FAYETTEVILLE — Opening noting “it has been an incredibly challenging 72 hours for all of us in college athletics and really throughout the country,” University of Arkansas athletic director Hunter Yurachek, in a 20-minute press conference Friday, addressed the interruption in Razorbacks sports and all of college athletics trying nationwide to prevent the spread of the coronavirus.

The NCAA, on Thursday, announced all 2020 sports championships that would have been completed in March and April and spring sports championships that would have been completed in May and June are cancelled.

The SEC, of which the UA is a part, on Thursday before the NCAA edict, had dictated no athletic events be conducted until through March 30 and on Friday extended that to include all athletic activities through April 15.

“That means absolutely no competition,” Yurachek said. “No team practices. No team workouts. No individual workouts. Anything that has to do with being an athlete has been suspended within the Southeastern Conference. The services we will continue to provide to our student-athletes are academic services, any services they need for injuries, or any services they need for their mental health. Athletics is not important right now. What is important is a very serious public health issue and we need to do our part in college athletics to help our country make sure that this coronavirus does not spread.”

Yurachek offered repeated high praise for SEC commissioner Greg Sankey’s handling of the situation and his “collective” efforts both within the SEC and commissioners from other conferences but obviously was displeased that NCAA Mark Emmert banned all championship competition in May and June without warning to the conference commissioners and athletic directors.

“I was disappointed in how, not necessarily these were the incorrect decisions, but how those decisions were delivered,” Yurachek said. “I know we are working in a very imperfect environment right now. An unprecedented environment, but one of the things I would have liked to have the opportunity to discuss the decisions with our coaches and then with our student-athletes. And they find out from the right means and not social media. I don’t have a great solution for how that could have been delivered better, but I know there’s a better way to deliver that message than for me find out when I landed back from Nashville (upon cancellation of the SEC Men’s Basketball Tournament yesterday (Thursday) and for our coaches and student-athletes to find out.”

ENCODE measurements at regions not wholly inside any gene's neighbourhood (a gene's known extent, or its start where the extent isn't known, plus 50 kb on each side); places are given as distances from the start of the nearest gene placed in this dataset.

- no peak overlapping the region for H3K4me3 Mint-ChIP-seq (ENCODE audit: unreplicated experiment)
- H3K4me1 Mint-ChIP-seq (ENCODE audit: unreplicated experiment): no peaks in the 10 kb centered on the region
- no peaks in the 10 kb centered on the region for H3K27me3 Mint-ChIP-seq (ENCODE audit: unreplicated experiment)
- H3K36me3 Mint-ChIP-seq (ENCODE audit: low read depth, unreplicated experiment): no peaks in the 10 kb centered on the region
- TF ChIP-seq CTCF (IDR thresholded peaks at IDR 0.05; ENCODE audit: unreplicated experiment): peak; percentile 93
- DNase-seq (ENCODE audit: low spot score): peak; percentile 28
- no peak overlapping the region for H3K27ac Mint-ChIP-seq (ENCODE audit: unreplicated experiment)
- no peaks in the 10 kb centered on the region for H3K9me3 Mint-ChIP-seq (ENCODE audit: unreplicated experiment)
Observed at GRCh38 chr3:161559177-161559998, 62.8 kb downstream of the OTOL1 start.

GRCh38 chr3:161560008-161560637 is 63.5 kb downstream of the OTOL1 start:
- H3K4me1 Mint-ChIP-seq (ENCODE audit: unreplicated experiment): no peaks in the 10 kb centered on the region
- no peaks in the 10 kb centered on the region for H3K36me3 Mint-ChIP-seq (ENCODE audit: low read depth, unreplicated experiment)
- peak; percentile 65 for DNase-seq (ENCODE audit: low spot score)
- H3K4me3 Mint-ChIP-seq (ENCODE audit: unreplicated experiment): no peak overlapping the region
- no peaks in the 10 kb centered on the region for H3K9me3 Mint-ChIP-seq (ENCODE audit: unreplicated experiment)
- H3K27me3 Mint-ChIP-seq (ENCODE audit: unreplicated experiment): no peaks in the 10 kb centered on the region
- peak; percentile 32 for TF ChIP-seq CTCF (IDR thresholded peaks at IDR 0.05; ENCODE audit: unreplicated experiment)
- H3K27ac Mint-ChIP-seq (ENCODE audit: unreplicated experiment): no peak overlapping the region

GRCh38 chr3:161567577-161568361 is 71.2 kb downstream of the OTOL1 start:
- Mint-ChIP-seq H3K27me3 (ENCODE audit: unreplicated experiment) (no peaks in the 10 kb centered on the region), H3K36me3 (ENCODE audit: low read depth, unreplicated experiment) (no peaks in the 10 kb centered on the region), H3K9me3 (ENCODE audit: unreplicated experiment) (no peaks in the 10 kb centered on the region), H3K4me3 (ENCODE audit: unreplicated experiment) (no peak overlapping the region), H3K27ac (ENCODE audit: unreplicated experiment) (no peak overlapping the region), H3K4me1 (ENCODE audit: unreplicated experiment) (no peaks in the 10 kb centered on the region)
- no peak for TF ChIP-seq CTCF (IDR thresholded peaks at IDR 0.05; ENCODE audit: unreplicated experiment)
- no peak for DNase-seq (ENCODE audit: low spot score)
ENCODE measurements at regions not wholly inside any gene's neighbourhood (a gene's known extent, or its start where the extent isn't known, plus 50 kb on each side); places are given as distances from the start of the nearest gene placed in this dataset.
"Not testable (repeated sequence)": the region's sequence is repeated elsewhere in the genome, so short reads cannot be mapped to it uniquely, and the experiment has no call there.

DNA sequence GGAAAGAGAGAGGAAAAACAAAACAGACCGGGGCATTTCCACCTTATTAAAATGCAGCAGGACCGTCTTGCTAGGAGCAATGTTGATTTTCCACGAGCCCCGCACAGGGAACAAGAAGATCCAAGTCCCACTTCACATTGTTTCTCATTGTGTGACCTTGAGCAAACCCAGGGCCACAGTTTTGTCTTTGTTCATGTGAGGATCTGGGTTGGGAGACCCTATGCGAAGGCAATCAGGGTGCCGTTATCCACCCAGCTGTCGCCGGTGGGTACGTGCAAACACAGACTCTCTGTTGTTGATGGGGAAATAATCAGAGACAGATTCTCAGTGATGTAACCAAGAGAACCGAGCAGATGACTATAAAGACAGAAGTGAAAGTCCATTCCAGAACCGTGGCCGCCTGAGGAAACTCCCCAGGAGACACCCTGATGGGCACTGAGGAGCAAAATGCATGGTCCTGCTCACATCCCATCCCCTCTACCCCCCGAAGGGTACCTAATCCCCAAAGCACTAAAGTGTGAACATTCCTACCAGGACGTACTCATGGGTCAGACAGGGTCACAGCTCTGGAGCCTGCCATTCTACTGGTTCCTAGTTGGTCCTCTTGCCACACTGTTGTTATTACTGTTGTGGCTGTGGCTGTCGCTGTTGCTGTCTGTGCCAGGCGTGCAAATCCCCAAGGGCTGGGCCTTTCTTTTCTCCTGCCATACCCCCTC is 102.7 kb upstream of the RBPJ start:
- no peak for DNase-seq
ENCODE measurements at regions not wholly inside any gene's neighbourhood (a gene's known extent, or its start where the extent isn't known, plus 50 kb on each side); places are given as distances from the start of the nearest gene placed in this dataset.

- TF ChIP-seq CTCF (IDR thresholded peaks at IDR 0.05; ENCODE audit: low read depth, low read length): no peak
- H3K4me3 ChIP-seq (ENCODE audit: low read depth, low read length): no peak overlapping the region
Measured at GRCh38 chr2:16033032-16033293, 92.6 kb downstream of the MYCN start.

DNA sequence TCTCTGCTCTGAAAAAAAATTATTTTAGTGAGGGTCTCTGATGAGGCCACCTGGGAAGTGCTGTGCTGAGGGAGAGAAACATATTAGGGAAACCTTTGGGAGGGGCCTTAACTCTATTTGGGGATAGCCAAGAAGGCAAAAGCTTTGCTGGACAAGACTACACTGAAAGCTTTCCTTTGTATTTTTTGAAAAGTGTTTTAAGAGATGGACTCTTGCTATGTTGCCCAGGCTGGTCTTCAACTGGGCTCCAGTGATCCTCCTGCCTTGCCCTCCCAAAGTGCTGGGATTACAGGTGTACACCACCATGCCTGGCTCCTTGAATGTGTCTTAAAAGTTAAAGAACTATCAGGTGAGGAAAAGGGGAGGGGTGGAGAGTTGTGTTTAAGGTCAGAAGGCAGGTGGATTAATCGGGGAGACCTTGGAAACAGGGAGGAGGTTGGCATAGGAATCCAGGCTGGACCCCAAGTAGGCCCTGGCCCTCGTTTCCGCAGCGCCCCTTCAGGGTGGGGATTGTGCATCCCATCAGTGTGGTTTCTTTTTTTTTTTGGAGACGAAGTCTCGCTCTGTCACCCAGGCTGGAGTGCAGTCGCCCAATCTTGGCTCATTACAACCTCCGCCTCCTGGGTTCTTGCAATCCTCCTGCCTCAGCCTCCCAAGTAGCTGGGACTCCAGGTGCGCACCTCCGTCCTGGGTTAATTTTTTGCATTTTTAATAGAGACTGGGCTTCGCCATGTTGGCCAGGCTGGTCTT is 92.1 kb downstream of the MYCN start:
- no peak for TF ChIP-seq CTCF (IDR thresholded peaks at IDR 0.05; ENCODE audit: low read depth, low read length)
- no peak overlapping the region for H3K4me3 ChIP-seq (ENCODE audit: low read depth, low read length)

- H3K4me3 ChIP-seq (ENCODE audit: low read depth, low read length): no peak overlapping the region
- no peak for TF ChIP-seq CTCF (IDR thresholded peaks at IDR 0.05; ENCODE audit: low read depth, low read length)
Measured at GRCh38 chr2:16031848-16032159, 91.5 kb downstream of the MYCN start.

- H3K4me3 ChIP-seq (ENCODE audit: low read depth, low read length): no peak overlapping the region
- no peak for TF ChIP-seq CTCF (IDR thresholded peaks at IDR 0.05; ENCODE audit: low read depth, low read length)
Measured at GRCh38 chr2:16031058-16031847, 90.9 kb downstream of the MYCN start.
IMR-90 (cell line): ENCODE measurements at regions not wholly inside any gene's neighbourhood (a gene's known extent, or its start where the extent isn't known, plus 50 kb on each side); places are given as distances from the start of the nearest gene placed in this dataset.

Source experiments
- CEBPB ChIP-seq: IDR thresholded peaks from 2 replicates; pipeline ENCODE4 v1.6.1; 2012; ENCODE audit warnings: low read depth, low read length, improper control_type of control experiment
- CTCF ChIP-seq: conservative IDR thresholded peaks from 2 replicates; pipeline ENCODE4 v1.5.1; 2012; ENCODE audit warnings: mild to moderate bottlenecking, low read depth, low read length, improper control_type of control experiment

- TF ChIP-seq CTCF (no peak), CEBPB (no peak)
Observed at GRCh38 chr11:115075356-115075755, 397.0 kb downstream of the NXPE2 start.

Although the NCAA has canceled late spring championships like the College World Series, NCAA Outdoor Track Championships, etc., technically the SEC and other leagues could still resume those sports if they chose.

Given the time frame of the SEC ban through April 15, Yurachek said the resumption for this spring seems difficult.

“I think it’s still very much up in the air on how to proceed,” Yurachek said. “I will tell you, I think it will be extremely challenging for our student-athletes and our coaches after taking a month off to quickly start a season back up again. If we are able to start practicing again some time after April 15, how many weeks of preparation do you need to get ready to start a season again? It’s gonna be a challenge.”

Because it would just be practice and not competition, Yurachek does have hope the Razorbacks could conduct spring football practice providing the NCAA grants a waiver beyond for practices to continue past April 25, the last practice date available on the spring semester schedule.

“Without some kind of waiver that’s not gonna happen,” Yurachek said. “That will be one of the things we ask the NCAA as a conference for some legislative relief. We’ll apply for some legislative relief to try to get our spring football practices in, whether it be in the month of May or June.”

Yurachek explained he expects that to be granted.

“I think you will find that the NCAA will provide some relief to most schools to make it equitable.” Yurachek said. “Some have had a week or two of spring practice, some have not, and some are completed with their spring practices. That obviously puts us behind, but that is not what is important right now.”

Yurachek was asked about the possibility of the NCAA restoring eligibility, particularly to seniors, in spring sports that just began and were interrupted or hadn’t started.

“I think it’s something that’s in discussion right now,” Yurachek said. “There’s a lot that goes into that. It’s not just about gaining another year of eligibility for your seniors. You’ve got juniors and sophomores and freshmen that have also lost potentially a season of eligibility. There are scholarship limit implications that go along with that. If you let your seniors come back and you’ve got incoming freshmen, you will obviously go over your roster and scholarship limits for many sports. So it’s just not as simple as saying everyone gets a year back. There’s a lot more discussion about the details, really, before you can say that’s going to happen.”

Yurachek also was asked about ticket refunds, particularly for baseball and softball.

“We have some information in place where we will provide refunds through everything scheduled through April 15,” Yurachek said. “And then we’ll address after April 15, and that can be in the way of a full refund or either credits to future ticket purchases.”

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